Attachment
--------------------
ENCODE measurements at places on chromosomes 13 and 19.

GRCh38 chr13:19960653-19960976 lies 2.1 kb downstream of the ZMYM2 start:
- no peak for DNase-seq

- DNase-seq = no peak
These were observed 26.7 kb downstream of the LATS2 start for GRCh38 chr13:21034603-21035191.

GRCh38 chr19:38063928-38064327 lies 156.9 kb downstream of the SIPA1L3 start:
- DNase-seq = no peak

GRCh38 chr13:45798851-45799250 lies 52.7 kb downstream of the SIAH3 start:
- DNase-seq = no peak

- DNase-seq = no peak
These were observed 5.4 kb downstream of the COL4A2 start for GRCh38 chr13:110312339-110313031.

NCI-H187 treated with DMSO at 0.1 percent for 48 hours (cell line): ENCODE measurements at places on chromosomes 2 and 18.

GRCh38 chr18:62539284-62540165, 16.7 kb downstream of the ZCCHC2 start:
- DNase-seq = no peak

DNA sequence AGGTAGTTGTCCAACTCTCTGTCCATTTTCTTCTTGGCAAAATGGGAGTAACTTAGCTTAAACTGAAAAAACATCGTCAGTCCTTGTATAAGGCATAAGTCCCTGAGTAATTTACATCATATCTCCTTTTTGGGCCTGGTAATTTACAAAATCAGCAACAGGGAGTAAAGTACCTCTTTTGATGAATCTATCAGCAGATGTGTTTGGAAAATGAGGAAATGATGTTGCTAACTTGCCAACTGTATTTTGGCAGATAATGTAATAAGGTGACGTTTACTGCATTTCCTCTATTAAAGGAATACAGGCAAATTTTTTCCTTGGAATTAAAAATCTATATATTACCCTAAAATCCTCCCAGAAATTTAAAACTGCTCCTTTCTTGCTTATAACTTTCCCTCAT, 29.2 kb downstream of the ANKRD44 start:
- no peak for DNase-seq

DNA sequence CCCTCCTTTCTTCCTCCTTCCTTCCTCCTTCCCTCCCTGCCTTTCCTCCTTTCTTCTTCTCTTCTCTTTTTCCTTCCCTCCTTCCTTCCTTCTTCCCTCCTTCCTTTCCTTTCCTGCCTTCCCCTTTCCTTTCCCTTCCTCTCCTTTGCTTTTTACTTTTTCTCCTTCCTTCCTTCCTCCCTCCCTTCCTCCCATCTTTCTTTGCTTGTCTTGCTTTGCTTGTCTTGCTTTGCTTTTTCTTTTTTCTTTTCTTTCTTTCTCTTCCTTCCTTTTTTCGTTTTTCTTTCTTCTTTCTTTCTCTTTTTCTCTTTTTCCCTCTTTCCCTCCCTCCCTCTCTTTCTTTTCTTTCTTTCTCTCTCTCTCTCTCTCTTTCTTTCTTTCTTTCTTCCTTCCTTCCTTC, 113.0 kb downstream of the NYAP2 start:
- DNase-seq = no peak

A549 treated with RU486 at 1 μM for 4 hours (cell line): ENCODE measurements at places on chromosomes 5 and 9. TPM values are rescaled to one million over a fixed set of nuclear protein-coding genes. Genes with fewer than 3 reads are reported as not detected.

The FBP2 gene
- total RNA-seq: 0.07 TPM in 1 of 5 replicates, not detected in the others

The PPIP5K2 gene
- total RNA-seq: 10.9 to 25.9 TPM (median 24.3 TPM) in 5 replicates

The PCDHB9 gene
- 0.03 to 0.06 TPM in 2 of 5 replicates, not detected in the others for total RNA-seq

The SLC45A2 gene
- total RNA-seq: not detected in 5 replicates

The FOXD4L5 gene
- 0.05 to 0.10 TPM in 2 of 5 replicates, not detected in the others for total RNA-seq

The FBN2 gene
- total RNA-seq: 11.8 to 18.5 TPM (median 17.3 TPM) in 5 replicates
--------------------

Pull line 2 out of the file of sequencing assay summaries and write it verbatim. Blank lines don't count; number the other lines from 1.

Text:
GRCh38 chr13:19960653-19960976 lies 2.1 kb downstream of the ZMYM2 start: